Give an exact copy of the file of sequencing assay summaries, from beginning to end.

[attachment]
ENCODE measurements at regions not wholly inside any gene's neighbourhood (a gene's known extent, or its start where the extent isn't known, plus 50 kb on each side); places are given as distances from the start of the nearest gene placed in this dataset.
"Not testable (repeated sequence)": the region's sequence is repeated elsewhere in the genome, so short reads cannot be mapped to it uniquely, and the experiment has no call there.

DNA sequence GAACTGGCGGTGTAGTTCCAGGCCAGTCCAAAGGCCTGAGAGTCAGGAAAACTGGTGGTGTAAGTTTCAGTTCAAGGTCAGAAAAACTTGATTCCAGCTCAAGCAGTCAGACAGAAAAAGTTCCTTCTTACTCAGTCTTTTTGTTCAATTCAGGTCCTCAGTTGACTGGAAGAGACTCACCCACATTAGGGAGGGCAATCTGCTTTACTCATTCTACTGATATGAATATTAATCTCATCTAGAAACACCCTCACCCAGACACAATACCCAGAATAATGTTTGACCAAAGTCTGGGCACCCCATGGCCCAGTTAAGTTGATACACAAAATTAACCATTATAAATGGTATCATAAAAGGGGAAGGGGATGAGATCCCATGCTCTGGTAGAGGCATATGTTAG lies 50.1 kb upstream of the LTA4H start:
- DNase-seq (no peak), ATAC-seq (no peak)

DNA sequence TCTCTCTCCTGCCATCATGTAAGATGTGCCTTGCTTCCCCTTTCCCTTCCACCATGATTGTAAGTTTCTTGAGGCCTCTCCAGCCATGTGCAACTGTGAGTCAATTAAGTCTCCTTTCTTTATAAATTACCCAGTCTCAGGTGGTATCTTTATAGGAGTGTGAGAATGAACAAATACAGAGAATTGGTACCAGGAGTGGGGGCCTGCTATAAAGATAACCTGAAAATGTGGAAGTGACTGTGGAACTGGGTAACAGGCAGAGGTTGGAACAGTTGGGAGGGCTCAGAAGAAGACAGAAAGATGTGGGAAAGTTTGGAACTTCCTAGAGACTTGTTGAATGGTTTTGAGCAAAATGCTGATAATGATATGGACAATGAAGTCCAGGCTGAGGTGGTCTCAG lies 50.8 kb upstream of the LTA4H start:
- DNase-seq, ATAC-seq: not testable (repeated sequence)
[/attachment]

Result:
ENCODE measurements at regions not wholly inside any gene's neighbourhood (a gene's known extent, or its start where the extent isn't known, plus 50 kb on each side); places are given as distances from the start of the nearest gene placed in this dataset.
"Not testable (repeated sequence)": the region's sequence is repeated elsewhere in the genome, so short reads cannot be mapped to it uniquely, and the experiment has no call there.

DNA sequence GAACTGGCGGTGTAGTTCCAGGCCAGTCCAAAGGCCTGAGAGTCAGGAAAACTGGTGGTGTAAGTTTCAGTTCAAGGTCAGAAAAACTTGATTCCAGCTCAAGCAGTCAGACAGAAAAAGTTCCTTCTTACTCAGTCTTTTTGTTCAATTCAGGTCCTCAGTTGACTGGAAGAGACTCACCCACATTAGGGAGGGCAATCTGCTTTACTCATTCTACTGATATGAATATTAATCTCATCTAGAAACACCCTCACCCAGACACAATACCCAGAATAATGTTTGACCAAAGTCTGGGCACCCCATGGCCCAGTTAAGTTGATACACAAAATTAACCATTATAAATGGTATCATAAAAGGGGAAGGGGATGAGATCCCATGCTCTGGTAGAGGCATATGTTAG lies 50.1 kb upstream of the LTA4H start:
- DNase-seq (no peak), ATAC-seq (no peak)

DNA sequence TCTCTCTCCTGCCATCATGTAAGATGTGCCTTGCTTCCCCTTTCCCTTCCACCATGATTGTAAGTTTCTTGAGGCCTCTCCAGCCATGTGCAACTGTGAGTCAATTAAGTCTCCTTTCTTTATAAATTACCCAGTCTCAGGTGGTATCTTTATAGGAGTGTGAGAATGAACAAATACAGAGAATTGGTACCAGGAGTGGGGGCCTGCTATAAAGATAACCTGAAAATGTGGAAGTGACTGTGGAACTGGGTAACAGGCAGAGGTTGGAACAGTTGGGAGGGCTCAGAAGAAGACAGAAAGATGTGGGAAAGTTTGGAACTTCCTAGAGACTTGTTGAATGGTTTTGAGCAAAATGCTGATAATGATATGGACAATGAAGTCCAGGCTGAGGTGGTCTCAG lies 50.8 kb upstream of the LTA4H start:
- DNase-seq, ATAC-seq: not testable (repeated sequence)